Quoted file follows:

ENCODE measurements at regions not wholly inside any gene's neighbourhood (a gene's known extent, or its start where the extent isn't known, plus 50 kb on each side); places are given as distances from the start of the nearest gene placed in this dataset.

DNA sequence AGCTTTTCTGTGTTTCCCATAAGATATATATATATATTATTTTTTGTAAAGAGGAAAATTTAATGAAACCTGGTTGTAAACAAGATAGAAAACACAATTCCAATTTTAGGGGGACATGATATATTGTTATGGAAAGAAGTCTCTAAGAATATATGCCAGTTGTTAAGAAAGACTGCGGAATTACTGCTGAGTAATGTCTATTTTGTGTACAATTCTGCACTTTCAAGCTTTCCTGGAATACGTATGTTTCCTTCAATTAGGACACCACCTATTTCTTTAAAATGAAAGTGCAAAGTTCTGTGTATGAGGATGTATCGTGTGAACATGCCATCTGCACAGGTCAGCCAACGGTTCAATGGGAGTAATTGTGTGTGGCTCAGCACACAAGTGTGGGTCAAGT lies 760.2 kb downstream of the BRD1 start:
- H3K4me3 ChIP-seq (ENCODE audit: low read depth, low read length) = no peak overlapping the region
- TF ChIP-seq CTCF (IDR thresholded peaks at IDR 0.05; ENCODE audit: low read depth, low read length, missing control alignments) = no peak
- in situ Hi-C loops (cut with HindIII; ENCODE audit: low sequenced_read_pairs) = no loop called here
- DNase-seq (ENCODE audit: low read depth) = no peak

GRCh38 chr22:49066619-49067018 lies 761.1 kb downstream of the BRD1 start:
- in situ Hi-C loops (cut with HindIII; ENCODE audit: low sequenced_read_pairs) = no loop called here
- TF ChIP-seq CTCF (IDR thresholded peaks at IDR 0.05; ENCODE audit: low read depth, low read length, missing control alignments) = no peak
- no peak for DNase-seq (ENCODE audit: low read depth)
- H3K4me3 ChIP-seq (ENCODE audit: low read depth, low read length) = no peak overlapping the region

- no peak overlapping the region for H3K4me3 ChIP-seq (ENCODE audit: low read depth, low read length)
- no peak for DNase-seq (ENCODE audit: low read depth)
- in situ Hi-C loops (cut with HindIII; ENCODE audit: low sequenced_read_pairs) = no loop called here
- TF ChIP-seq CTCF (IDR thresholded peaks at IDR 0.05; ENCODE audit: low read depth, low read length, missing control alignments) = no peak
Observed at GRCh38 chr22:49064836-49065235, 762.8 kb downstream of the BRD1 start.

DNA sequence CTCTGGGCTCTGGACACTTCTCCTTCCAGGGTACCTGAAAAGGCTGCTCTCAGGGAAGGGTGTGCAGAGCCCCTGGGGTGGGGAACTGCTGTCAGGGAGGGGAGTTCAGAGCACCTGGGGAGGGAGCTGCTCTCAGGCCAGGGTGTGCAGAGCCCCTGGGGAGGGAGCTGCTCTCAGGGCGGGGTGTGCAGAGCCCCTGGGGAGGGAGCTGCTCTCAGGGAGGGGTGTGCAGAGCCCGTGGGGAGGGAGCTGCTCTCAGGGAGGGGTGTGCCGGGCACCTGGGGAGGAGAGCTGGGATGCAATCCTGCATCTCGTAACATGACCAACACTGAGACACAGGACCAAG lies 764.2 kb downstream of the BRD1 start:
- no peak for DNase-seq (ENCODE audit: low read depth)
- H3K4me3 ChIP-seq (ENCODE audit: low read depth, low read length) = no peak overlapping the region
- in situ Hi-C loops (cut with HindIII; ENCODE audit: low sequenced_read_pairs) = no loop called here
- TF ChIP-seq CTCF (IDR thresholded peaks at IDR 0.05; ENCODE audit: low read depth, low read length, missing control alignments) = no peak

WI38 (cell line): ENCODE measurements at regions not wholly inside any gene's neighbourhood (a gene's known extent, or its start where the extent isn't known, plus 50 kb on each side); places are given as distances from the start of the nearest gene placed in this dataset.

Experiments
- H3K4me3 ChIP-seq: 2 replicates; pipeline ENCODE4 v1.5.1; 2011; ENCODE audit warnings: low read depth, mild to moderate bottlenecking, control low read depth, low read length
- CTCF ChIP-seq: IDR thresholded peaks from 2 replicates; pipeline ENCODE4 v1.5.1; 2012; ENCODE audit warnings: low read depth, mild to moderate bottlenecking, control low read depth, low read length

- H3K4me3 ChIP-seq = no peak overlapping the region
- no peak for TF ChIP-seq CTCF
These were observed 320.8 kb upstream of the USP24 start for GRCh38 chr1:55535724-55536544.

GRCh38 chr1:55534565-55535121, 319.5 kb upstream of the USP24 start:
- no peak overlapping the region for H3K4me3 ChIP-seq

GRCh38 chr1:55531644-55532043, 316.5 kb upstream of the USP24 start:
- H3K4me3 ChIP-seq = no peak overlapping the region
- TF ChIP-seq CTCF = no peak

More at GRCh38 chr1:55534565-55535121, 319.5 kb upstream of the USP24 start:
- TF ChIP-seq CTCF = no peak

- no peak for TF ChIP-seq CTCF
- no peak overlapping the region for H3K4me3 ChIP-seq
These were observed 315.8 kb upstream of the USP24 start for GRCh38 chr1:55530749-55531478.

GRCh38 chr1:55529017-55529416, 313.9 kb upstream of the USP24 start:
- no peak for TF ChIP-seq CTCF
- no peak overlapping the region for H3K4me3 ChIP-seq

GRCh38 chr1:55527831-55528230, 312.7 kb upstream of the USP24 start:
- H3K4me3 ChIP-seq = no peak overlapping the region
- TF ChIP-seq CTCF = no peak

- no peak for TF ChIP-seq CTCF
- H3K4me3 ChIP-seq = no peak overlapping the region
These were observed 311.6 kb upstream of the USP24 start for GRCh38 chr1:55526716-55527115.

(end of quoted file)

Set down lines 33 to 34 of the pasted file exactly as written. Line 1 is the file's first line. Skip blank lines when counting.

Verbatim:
- TF ChIP-seq CTCF = no peak

More at GRCh38 chr1:55534565-55535121, 319.5 kb upstream of the USP24 start: